Thursday June 4, 2015, my co-worker was listening to the first game of the NBA Championship. When I heard the announcement that the National Anthem was about to be sung, I walked closer to the radio. As the first notes were played, I placed my hand over my heart. My co-worker saw me and he, too, placed his hand over his heart. We stood silently, hands on our hearts, listening to the National Anthem of our country. That is not the first time I have stopped what I was doing and placed my hand over my heart when the National Anthem was sung. I do not need to be at a sporting event or any other event, for that matter, where the National Anthem is played, to honor the playing of National Anthem. It is enough for me just to hear the music being played on the television or the radio.
Francis Scott Key wrote the poem which became the Star Spangled Banner and our National Anthem. He had witnessed the British attack on Fort McHenry and saw the American Flag still flying as the sun rose.
The first stanza is used as the National Anthem:
O say can you see, by the dawn’s early light,
What so proudly we hail’d at the twilight’s last gleaming,
Whose broad stripes and bright stars through the perilous fight
O’er the ramparts we watch’d were so gallantly streaming?
And the rocket’s red glare, the bombs bursting in air,
Gave proof through the night that our flag was still there,
O say does that star-spangled banner yet wave
O’er the land of the free and the home of the brave?
In 1986, Claire Cloninger, to celebrate the Re-dedication of the Statue of Liberty, wrote another verse:
And still we can see, as the years have gone by,
there’s a dream in our land like a flame that keeps burning.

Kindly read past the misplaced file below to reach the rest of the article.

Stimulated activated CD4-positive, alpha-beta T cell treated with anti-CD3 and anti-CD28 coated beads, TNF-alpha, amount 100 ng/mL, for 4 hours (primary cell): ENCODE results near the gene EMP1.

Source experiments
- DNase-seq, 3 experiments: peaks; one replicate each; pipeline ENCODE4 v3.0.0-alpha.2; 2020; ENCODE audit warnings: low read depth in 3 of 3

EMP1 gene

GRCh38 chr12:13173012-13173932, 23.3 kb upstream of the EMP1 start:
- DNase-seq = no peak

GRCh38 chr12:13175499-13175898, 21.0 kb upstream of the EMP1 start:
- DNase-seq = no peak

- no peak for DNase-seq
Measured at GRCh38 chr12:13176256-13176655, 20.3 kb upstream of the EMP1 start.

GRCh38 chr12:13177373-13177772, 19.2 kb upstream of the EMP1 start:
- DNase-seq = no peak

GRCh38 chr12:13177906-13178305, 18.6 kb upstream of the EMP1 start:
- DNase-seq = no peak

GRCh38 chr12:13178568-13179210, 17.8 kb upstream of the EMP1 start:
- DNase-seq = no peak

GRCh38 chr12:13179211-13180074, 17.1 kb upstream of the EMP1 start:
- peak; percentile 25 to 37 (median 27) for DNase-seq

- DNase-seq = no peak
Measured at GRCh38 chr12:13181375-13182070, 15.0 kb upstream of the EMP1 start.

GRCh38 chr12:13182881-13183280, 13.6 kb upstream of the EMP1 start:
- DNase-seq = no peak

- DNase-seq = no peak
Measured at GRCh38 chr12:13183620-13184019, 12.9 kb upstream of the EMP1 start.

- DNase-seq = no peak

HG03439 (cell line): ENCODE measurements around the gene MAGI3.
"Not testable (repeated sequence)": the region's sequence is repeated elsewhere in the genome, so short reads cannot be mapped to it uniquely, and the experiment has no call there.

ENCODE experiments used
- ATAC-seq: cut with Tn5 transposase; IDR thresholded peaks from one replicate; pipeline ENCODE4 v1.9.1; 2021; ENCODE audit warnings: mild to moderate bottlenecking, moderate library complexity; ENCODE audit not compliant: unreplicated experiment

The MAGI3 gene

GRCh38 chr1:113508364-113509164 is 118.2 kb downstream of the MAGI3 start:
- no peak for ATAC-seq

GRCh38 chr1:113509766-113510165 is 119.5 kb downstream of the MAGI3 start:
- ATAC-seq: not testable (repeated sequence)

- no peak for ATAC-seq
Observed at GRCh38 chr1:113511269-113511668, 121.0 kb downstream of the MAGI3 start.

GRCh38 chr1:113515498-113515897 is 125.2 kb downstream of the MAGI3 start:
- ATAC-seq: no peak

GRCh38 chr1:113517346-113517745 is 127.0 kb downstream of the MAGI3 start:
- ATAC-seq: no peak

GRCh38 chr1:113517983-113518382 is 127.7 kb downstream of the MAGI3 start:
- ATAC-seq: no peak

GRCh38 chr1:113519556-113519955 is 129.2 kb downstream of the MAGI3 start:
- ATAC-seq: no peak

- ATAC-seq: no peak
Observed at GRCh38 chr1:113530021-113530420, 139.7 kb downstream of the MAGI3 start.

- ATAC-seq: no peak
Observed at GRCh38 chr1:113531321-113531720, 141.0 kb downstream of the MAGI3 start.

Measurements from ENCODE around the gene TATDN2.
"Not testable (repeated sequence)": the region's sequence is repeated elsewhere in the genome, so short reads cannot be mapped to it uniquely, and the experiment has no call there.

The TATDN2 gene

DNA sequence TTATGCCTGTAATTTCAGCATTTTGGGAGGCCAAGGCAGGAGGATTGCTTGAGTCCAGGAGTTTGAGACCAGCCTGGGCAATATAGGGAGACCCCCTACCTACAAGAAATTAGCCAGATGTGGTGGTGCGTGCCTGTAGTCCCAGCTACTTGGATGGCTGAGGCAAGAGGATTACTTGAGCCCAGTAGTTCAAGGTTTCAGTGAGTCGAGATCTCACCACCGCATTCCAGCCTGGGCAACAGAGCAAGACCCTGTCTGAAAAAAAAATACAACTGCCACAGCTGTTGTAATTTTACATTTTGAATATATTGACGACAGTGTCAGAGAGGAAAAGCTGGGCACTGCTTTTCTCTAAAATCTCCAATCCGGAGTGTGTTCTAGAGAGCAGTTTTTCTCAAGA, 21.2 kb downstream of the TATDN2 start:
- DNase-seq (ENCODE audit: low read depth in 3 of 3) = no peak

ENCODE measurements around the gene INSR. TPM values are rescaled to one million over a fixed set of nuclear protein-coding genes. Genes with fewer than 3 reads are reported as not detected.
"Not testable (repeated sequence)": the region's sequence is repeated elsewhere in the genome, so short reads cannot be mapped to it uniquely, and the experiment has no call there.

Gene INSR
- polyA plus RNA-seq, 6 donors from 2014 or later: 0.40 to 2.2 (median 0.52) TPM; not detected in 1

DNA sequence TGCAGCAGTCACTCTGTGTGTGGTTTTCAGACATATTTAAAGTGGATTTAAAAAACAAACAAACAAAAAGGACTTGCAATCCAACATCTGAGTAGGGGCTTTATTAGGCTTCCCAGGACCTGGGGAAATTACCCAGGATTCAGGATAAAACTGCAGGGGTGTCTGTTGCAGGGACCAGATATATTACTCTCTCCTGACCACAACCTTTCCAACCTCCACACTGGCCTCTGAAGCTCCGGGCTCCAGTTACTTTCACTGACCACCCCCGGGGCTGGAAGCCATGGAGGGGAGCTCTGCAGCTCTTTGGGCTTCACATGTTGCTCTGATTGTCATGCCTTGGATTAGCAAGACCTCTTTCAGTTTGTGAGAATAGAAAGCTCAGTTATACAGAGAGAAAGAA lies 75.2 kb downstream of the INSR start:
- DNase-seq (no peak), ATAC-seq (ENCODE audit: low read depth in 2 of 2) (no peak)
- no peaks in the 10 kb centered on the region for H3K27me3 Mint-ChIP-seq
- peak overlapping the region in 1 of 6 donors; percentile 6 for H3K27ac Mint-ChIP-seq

And the lantern of hope from the harbor still shines.
Those who seek freedom’s dream, to its light are still turning.
Now we look to the skies and we lift up our eyes,
for we know with the dawn we will see our flag rise.
And this is our star spangled banner unfurled
as a sign to the free and a hope to the world.
Both stanzas speak of a country unafraid. A country which looks forward with hope not back with fear. A country which offers hope to the world not closed doors and borders. A country which has accomplished so much and still has so much to accomplish. A country that can withstand difficulty and hardship without giving up and being defeated. A country that was nearly torn apart by a Civil War and remains united in a belief “that government of the people, by the people, for the people, shall not perish from the earth.”
Today we remain very much a country divided. There are those who wish to deny equality to all people and place restrictions on the very principle of the right to life by suggesting that only those who can afford the basic necessities of life ought to have the basic necessities of life: food, shelter, health care. They are the ones who shout the loudest and fight the hardest to protect the unborn only to shun the born.
But our National Anthem is louder than those voices. Our National Anthem represents a country and a people who say: we have been tested and tried. We have faced those who sought to destroy our government and our liberty. We have stood together and withstood the attacks each and every time and we will again! Our National Anthem says that we have heard this talk before in the years before the Civil War and the question has already been answered! We have already say a loud and clear “Yes!” to continuing our democracy and our pursuit of equality.
I will place my hand on my heart whenever and wherever I hear our National Anthem because for me, it is so much more than just the words of a poem set to music. To me, our National Anthem is what we can be! A country and a people that never surrender!
Moderately liberal, liberally moderate, American flag waving Democrat! Bachelor of Arts in History with concentration in Early American History and Abraham Lincoln
Graduate student pursuing a Master of Arts Degree online in American History at Southern New Hampshire University